Here are some new recruits to bolster my British Napoleonic collection. This unit (composed of Perry plastics and a Victrix mounted officer) represents the 2nd battalion of the 66th Regiment of Foot (The Berkshires). I had mentioned previously that I was building a British force based on Colborne's ill-fated brigade which was severely mauled by French cavalry at Albuera in 1811 (approximately 70% casualties throughout the brigade).
On top of being a speed bump for Polish lancers, the 66th had the distinct misfortune of loosing both its Regimental and King's colours that day.
The 2nd/66th was all but destroyed at Albuera. Of the approximately 400 men that made up the battalion at the start of the day, it suffered 16 officers and 310 men killed or wounded. The following day, it was able to muster only 53 bayonets. The majority of the casualties had been killed and among the dead were the battalion major, and the ensigns Walker and Colter. Captain Clark was taken prisoner, but was able to escape later, wrote that one of the flags was saved, but he does not specify which one. The remnants of the 2/66th was formed into a provisional battalion with the 2nd Battalion 31st, which had saved its flags. It was noted in its last inspection in Roncesvalles in 1813 said “The Battalion of the 66th doesn't have flags, because their new ones were sent to Lisbon in 1812. It is the undeniable test of their loss at Albuera, and the King's Colours also exists still in Paris”.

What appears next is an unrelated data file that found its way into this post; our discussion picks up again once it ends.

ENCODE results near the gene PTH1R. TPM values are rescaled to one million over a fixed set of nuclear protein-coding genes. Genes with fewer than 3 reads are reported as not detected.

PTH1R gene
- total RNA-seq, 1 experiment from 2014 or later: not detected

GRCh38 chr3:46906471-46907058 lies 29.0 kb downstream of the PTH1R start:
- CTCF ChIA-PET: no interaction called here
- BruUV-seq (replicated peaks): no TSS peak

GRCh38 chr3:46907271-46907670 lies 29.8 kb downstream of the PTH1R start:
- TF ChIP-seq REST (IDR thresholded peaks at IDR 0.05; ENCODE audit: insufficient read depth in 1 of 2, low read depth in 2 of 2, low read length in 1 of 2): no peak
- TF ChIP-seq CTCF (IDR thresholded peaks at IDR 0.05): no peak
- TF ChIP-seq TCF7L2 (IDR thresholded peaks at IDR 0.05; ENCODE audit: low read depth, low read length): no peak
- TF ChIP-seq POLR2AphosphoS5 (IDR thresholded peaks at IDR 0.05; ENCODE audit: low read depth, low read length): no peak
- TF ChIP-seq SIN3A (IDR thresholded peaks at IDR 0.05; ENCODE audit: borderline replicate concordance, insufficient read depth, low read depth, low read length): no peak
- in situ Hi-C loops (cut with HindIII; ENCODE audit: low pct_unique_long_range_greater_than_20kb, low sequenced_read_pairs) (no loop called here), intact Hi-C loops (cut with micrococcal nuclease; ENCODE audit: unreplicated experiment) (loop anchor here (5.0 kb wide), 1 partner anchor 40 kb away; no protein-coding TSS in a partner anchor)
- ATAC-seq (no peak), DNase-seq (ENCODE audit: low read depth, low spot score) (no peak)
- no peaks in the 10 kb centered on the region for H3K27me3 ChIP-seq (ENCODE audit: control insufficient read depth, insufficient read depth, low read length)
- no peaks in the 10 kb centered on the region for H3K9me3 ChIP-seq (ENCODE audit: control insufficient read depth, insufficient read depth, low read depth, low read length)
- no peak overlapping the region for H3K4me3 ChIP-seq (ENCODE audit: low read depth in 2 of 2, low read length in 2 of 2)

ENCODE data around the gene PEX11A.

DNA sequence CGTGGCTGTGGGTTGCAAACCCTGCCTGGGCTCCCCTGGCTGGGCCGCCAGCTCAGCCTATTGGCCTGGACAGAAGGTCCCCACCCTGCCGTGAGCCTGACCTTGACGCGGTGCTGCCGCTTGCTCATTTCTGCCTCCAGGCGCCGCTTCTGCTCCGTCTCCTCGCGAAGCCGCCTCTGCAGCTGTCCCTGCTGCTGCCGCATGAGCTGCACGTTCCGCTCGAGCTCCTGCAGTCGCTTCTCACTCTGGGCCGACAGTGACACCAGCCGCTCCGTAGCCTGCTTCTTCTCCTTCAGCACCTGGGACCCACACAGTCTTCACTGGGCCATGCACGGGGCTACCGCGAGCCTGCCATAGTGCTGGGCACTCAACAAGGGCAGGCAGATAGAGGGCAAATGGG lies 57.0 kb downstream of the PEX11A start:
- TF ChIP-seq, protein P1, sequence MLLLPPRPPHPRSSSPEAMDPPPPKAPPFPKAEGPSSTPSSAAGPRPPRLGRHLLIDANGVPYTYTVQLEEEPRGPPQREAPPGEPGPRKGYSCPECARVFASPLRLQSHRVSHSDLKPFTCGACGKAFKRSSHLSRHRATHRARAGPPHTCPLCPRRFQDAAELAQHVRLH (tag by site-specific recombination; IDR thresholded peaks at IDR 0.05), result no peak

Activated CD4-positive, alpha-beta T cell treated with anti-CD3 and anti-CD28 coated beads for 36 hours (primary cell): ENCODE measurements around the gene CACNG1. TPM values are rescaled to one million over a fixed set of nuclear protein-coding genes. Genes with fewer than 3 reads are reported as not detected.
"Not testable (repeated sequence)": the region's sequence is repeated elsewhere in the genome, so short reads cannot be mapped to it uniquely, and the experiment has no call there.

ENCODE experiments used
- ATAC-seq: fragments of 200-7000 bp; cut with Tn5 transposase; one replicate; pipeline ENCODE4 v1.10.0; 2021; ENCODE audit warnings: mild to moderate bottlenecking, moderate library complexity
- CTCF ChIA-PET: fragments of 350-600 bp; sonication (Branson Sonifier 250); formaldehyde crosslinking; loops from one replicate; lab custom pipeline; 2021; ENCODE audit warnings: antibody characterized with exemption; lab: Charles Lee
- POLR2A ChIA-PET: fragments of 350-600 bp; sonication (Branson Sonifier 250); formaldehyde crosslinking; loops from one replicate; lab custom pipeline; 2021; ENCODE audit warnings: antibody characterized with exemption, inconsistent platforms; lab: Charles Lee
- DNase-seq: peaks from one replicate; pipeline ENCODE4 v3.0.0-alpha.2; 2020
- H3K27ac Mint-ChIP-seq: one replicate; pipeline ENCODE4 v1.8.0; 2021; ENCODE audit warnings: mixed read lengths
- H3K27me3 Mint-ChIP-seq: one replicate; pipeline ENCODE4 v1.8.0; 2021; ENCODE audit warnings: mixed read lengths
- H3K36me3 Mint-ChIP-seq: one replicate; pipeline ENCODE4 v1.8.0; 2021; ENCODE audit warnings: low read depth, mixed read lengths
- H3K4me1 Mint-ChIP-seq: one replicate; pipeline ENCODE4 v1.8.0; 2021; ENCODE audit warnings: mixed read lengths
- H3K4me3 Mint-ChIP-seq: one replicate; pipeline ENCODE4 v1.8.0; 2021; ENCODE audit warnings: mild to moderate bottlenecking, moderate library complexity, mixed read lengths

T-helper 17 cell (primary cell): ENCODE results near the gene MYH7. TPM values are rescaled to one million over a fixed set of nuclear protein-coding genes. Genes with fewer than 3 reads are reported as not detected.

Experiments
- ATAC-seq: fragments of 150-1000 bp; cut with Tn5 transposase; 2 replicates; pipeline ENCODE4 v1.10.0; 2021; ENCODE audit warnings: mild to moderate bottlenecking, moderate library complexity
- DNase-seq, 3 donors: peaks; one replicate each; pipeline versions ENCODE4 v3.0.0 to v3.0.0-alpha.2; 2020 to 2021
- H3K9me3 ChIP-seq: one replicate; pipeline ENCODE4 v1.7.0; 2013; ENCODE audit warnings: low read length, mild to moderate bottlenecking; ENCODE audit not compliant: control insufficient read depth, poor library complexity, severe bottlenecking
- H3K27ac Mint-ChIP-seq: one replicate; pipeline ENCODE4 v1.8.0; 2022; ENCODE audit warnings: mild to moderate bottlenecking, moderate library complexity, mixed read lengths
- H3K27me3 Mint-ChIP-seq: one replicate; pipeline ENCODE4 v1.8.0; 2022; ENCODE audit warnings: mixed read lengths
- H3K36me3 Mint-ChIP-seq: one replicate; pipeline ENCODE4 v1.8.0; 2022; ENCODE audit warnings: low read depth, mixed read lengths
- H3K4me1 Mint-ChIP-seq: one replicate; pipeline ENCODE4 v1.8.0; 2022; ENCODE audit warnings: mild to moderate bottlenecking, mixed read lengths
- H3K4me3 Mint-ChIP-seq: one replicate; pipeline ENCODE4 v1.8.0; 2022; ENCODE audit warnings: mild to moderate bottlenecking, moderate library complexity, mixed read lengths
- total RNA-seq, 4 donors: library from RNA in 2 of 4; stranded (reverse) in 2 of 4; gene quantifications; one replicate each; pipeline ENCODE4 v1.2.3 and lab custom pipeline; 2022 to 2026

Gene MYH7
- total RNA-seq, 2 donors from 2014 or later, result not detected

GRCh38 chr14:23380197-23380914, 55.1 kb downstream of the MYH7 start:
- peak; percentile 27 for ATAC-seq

Another document, a letter from Lieutenant George Cromption of the 66th, dated May 18, 1811 states, "Oh, what a day that was. The worst of the story I have not related. Our Colours were taken. I told you before that two ensigns were shot under them; two Sergeants suffered the same fate. Lieutenant seized a musket to defend them, and was shot to the heart, what could be done against cavalry?"
These flags, in fact four complete and two reduced to the flagstaffs with their spearhead and some fragments of their cloths, were sent by Soult to Paris, where they were temporarily deposited in the home of Marshal Berthier, until their presentation in the Tulleries in August 1811, along with 200 flags taken from the Spanish in the past campaigns.
After 1814, these trophies remained hidden until 5 April 1827, when five were displayed in the Museum of Artillery. During the Revolution of 1830, a mob stormed the Museum and took weapons and flags from it, including the King's Colour of the 66th Foot.
In 1831, the four remaining Colours, were placed in the cornices of the chapel of the Hotel des Invalides. During the funeral of Marshal Sebastiani on 11 August 1851 a fire broke out. The Regimental Colour of the 66th Foot was completely destroyed, while the King’s Colour of the 48th Foot was badly damaged with only its central shield surviving.
In 1861, General Duffourc d'Antist donated to the Invalides his collection of flags. Among these flags was the King's Colour of the 66th Foot which had been stolen by the mob in 1830.
From what I understand, currently there still exists the shield of the King’s Colour of the 48th Foot, which is in a frame in storage of the l'Armée Musée, while the King's Colours of the 66th Foot, as well as the remains of those of the 3rd and 48th are suspended of the cornices of the chapel of the Hotel des Invalides, which is part of the annex to the l'Armée Musée.
(Information from napoleon-series.org)